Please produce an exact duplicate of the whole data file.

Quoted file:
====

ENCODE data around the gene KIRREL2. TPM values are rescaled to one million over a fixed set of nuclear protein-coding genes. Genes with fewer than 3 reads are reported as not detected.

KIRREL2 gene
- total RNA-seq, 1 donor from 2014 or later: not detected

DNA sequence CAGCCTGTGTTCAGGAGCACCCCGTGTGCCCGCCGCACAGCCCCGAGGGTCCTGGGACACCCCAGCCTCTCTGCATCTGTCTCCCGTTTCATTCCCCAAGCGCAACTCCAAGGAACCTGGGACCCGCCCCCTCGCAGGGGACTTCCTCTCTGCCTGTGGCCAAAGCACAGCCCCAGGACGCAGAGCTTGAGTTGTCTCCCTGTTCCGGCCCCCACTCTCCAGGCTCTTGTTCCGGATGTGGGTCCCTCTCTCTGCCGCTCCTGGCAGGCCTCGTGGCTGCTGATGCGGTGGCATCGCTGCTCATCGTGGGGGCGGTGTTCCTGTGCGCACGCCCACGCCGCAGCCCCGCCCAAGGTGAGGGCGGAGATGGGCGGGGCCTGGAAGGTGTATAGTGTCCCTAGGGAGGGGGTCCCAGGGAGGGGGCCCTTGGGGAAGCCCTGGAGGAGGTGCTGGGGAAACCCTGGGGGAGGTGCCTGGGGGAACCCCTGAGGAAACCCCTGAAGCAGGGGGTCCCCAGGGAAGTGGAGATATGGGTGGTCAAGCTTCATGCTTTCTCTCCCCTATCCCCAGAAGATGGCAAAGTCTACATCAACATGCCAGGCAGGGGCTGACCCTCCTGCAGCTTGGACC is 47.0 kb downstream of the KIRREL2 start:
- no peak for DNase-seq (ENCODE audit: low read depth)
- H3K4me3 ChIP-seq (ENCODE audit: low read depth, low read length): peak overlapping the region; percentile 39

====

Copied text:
ENCODE data around the gene KIRREL2. TPM values are rescaled to one million over a fixed set of nuclear protein-coding genes. Genes with fewer than 3 reads are reported as not detected.

KIRREL2 gene
- total RNA-seq, 1 donor from 2014 or later: not detected

DNA sequence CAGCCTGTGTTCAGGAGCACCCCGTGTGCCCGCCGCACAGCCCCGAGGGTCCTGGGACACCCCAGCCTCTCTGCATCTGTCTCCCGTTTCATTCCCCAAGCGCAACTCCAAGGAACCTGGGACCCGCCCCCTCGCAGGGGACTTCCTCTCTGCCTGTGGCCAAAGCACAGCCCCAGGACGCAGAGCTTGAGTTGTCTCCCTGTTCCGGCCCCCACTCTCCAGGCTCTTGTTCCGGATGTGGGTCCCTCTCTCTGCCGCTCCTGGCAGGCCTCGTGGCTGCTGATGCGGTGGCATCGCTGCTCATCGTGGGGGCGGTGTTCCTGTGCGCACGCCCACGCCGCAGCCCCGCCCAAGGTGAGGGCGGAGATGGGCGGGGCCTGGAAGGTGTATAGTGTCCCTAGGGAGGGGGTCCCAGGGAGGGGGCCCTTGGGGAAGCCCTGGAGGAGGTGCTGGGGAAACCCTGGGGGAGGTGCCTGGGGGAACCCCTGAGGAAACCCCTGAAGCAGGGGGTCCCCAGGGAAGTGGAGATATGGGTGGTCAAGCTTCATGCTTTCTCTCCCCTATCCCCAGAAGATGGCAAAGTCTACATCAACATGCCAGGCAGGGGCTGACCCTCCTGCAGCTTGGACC is 47.0 kb downstream of the KIRREL2 start:
- no peak for DNase-seq (ENCODE audit: low read depth)
- H3K4me3 ChIP-seq (ENCODE audit: low read depth, low read length): peak overlapping the region; percentile 39